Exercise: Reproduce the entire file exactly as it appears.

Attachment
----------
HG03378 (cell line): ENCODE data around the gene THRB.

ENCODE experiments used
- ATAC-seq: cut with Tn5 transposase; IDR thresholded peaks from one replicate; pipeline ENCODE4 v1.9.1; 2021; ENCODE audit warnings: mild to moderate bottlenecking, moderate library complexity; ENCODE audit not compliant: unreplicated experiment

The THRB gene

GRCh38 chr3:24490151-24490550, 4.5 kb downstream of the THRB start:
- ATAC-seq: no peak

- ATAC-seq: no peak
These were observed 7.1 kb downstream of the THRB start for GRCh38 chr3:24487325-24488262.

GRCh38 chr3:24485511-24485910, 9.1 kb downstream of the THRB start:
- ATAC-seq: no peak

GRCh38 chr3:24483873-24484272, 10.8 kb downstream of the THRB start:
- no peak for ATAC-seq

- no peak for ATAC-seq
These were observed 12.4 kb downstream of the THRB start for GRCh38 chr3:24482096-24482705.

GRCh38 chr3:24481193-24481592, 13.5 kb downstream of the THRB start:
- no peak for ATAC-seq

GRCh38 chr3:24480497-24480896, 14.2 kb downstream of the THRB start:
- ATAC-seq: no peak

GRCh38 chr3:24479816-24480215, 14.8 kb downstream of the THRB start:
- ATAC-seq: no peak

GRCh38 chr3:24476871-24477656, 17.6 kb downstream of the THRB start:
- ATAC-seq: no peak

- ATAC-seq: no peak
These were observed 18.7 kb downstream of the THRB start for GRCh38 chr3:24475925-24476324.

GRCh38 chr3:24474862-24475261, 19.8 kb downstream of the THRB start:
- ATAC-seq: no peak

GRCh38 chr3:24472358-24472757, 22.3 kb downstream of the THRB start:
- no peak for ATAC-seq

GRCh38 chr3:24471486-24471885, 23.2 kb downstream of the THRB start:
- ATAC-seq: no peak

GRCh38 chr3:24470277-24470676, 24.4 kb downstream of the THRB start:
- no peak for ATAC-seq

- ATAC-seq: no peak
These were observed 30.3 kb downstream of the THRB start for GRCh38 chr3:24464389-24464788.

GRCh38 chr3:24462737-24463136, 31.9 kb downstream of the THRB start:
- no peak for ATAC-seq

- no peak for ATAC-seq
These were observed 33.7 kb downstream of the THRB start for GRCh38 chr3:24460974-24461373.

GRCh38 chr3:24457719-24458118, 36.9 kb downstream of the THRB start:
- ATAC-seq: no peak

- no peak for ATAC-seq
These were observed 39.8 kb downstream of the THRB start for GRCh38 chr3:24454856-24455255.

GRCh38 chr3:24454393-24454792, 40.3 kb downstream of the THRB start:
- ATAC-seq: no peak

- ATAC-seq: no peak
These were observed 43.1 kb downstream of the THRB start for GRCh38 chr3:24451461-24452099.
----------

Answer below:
HG03378 (cell line): ENCODE data around the gene THRB.

ENCODE experiments used
- ATAC-seq: cut with Tn5 transposase; IDR thresholded peaks from one replicate; pipeline ENCODE4 v1.9.1; 2021; ENCODE audit warnings: mild to moderate bottlenecking, moderate library complexity; ENCODE audit not compliant: unreplicated experiment

The THRB gene

GRCh38 chr3:24490151-24490550, 4.5 kb downstream of the THRB start:
- ATAC-seq: no peak

- ATAC-seq: no peak
These were observed 7.1 kb downstream of the THRB start for GRCh38 chr3:24487325-24488262.

GRCh38 chr3:24485511-24485910, 9.1 kb downstream of the THRB start:
- ATAC-seq: no peak

GRCh38 chr3:24483873-24484272, 10.8 kb downstream of the THRB start:
- no peak for ATAC-seq

- no peak for ATAC-seq
These were observed 12.4 kb downstream of the THRB start for GRCh38 chr3:24482096-24482705.

GRCh38 chr3:24481193-24481592, 13.5 kb downstream of the THRB start:
- no peak for ATAC-seq

GRCh38 chr3:24480497-24480896, 14.2 kb downstream of the THRB start:
- ATAC-seq: no peak

GRCh38 chr3:24479816-24480215, 14.8 kb downstream of the THRB start:
- ATAC-seq: no peak

GRCh38 chr3:24476871-24477656, 17.6 kb downstream of the THRB start:
- ATAC-seq: no peak

- ATAC-seq: no peak
These were observed 18.7 kb downstream of the THRB start for GRCh38 chr3:24475925-24476324.

GRCh38 chr3:24474862-24475261, 19.8 kb downstream of the THRB start:
- ATAC-seq: no peak

GRCh38 chr3:24472358-24472757, 22.3 kb downstream of the THRB start:
- no peak for ATAC-seq

GRCh38 chr3:24471486-24471885, 23.2 kb downstream of the THRB start:
- ATAC-seq: no peak

GRCh38 chr3:24470277-24470676, 24.4 kb downstream of the THRB start:
- no peak for ATAC-seq

- ATAC-seq: no peak
These were observed 30.3 kb downstream of the THRB start for GRCh38 chr3:24464389-24464788.

GRCh38 chr3:24462737-24463136, 31.9 kb downstream of the THRB start:
- no peak for ATAC-seq

- no peak for ATAC-seq
These were observed 33.7 kb downstream of the THRB start for GRCh38 chr3:24460974-24461373.

GRCh38 chr3:24457719-24458118, 36.9 kb downstream of the THRB start:
- ATAC-seq: no peak

- no peak for ATAC-seq
These were observed 39.8 kb downstream of the THRB start for GRCh38 chr3:24454856-24455255.

GRCh38 chr3:24454393-24454792, 40.3 kb downstream of the THRB start:
- ATAC-seq: no peak

- ATAC-seq: no peak
These were observed 43.1 kb downstream of the THRB start for GRCh38 chr3:24451461-24452099.